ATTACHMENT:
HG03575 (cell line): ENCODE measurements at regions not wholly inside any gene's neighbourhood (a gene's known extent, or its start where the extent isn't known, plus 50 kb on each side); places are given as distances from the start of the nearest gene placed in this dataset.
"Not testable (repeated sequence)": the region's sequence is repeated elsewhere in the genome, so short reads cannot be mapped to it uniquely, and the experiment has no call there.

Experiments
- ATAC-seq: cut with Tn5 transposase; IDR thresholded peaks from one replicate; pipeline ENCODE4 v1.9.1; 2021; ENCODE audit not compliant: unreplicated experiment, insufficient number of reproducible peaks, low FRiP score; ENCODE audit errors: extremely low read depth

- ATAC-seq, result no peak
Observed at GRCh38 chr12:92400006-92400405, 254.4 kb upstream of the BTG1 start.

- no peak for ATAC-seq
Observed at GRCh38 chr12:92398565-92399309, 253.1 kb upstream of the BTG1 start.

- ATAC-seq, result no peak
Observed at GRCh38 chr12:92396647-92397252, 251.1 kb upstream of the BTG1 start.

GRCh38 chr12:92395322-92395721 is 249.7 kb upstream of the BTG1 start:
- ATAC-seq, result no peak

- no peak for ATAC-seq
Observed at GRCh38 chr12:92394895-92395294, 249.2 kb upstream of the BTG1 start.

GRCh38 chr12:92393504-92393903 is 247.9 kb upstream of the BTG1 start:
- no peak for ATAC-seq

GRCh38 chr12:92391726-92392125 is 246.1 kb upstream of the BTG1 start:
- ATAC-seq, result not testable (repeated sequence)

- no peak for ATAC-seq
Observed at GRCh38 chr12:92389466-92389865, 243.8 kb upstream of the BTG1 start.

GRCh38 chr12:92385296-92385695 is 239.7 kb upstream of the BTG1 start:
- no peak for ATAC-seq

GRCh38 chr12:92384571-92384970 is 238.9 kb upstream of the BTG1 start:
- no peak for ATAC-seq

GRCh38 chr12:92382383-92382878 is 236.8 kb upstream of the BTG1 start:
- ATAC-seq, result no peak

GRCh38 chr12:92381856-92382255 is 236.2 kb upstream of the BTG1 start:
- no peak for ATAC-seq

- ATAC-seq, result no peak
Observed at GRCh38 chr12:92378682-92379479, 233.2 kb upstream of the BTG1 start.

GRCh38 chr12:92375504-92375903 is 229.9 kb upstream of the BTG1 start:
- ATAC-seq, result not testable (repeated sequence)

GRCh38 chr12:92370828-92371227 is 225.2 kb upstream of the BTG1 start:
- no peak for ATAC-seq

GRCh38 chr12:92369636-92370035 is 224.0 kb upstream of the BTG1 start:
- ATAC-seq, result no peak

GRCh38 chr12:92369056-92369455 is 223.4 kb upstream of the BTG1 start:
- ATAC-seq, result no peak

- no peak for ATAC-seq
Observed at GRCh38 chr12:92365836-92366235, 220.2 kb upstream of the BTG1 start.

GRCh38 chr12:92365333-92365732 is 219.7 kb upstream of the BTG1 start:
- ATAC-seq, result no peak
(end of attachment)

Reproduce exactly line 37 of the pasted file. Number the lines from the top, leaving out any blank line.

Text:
GRCh38 chr12:92369056-92369455 is 223.4 kb upstream of the BTG1 start: